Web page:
I was surprised when I went to Paris years ago with Flash, my second service dog, that while the French adore dogs, they do not handle other people’s dogs.  Many people were curious to know what a “service dog” does, after reading the patch on Flash’s red cape, because the only chiens d’assistance in France are for the blind, or, at least, were then.  But no one bent down to call Flash to them.  No one chattered away to him in a high pitched voice.  No one asked to pet him or did so without asking.  And since dogs are allowed in restaurants there anyway, perhaps Flash didn’t need to wear his cape at all.  

Flash, in his cape, playing with a new French friend, Watson, on our first day in Paris:



But here, in the United States, while a cape or harness is not required by the Americans with Disabilities Act, dressing a service dog for work has several important advantages.  For one thing, by clearly indicating why a dog has been given access where pet dogs are not allowed, you disabuse people of the idea that they should rush home, get their pup and bring it to the restaurant where you are dining, the museum where you are looking at art or the airplane you are about to board to go and visit your adorable grandchildren.  The cape, while not what makes your dog legal, comforts employees giving you access to places forbidden to other dogs.  The cape will prevent one, two or even a dozen questions from Park Rangers, hospital personnel, maitre d’s, even shop owners who do not let dogs into their stores.  And on top of all that, the cape lets the dog know that it’s time to put away childish things and get to work.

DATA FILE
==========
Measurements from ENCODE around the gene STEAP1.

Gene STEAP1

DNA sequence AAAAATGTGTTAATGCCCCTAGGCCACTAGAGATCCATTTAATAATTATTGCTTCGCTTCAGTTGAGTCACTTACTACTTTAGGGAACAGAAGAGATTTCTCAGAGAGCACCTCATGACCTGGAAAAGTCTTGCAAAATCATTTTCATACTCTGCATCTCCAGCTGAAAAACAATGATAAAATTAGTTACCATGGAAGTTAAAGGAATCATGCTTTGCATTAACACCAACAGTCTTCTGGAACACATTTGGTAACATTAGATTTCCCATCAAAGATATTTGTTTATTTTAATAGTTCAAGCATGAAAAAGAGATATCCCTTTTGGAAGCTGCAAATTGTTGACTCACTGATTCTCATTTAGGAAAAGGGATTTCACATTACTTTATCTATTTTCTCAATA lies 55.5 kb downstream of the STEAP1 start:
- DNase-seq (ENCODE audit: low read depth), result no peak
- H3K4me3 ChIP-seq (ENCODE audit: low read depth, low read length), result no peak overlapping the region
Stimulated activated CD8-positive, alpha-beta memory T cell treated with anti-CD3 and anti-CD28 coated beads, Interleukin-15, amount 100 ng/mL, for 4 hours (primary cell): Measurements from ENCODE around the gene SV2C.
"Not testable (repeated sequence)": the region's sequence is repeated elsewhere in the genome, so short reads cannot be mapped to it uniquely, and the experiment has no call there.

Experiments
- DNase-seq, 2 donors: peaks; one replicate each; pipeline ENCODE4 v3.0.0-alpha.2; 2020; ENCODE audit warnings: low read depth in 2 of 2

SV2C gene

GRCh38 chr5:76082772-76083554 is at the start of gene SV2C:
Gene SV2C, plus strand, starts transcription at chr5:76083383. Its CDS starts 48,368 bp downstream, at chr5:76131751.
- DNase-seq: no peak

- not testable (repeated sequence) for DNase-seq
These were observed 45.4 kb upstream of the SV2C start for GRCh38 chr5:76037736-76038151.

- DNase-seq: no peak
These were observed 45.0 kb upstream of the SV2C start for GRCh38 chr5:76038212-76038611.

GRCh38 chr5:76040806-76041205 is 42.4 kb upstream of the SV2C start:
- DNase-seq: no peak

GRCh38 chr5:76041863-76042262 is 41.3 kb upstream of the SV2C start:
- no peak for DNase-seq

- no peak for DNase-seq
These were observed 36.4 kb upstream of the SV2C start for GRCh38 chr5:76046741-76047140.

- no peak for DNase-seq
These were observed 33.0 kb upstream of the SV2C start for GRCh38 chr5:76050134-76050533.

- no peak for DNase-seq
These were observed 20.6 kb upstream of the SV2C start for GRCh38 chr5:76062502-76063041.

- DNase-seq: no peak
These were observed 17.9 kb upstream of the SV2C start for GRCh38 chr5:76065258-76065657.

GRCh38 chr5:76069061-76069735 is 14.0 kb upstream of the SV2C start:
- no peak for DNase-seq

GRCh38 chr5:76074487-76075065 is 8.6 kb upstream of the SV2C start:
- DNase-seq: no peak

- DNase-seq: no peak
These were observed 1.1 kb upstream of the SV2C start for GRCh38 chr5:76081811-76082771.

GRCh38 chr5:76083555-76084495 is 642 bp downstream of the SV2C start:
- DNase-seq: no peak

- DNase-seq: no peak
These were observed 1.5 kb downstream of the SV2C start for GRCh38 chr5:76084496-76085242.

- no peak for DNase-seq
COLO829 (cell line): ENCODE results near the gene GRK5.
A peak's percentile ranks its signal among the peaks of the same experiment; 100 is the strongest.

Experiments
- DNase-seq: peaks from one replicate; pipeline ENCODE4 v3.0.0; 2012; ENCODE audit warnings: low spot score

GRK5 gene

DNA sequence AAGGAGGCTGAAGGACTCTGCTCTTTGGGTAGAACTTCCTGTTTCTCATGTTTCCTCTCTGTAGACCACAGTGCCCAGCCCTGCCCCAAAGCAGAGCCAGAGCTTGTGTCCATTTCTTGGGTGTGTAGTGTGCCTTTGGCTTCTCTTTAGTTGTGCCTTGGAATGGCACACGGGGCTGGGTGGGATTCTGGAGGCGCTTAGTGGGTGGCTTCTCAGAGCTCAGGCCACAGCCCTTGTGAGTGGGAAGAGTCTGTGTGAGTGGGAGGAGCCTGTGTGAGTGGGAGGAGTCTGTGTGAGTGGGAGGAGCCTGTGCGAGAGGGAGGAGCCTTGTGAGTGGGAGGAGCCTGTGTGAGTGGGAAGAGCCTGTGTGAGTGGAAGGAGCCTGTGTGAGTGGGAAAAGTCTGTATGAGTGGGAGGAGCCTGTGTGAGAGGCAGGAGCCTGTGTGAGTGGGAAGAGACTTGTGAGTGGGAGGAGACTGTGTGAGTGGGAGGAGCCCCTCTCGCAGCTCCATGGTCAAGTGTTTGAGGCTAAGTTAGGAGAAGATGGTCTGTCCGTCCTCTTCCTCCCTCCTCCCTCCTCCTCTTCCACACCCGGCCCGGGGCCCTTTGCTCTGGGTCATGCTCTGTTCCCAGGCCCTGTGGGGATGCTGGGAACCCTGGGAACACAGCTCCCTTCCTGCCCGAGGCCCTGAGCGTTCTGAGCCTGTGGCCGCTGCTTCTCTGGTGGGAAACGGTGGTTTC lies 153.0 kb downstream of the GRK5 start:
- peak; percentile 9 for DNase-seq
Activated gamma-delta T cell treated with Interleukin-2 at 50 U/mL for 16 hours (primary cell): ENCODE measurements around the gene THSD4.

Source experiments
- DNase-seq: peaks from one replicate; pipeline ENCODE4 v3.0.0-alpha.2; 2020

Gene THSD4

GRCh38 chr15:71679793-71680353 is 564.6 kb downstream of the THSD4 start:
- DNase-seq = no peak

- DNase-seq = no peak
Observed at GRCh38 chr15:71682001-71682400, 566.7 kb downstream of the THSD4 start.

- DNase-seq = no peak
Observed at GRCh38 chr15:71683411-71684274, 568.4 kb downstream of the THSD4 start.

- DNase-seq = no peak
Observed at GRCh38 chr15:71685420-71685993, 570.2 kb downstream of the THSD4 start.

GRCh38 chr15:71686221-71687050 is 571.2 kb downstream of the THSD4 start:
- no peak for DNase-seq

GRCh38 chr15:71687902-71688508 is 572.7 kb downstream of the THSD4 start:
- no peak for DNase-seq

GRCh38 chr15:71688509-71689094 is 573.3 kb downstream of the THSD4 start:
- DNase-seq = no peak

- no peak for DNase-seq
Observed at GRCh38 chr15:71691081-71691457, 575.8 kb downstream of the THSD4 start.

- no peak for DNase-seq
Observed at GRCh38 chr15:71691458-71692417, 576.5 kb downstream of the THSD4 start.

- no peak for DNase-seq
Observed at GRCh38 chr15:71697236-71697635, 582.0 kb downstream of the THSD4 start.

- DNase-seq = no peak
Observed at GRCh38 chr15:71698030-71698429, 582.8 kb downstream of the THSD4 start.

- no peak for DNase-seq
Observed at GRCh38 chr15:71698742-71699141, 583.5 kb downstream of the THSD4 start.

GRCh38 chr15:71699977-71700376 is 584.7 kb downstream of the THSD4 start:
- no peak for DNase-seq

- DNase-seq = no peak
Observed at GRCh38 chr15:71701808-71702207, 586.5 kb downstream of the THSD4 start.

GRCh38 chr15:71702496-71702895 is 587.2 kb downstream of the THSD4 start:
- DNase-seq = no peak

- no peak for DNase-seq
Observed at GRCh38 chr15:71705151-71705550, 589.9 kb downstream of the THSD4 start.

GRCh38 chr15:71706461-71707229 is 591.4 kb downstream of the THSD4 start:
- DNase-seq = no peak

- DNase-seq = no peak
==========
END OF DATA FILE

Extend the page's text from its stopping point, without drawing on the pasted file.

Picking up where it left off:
I always keep a spare key in Sky’s cape and a bit of money, so that I can go for a walk unencumbered by a purse or backpack.  She holds my gym card, my bus pass, extra pick up bags, even a bit of emergency medication, and, of course, the paperwork that says what the cape does not, that she’s legal.

Some dogs with other jobs wear their hearts on their sleeves, so to speak, as well, letting people know that they have a job to do, a purpose, and should not be interrupted.  Of course no outfit alone will stop some people from chatting away at your working dog.  Some who know they shouldn’t pet, yammer at the dog.  Some who know they shouldn’t yammer, whisper.  Some even say things like, “She looked at me,” trying to blame the dog when they get caught with their hand in the cookie jar.  She made me do.  It’s not my fault.

Still, the cape is worthwhile.  It tells the dog that even if the rest of the world is feeling silly, it’s time for them to be serious.  It’s time to go to work.

But what about people who buy a little cape, slap it onto their pet dogs, and gain access where they don’t belong?  Or should we ask instead, What about people who cheat on their taxes, lie to their loved ones, embezzle money, use shoddy material, charge you for a new air filter when your car doesn’t have an air filter, sleep on the job, check Facebook at the office, sell you out of date medication, abuse little children in their care?  Why should this be any different than any other human endeavor?  There are people who will cheat when it suits them and there are people who won’t.  You can’t decide for others.  You cannot make laws that are infallible.  You can only decide for yourself which kind of person you want to be, because when you look in the mirror, that’s whom you’ll see.

Flash at the Musee Picasso:

Flash and baby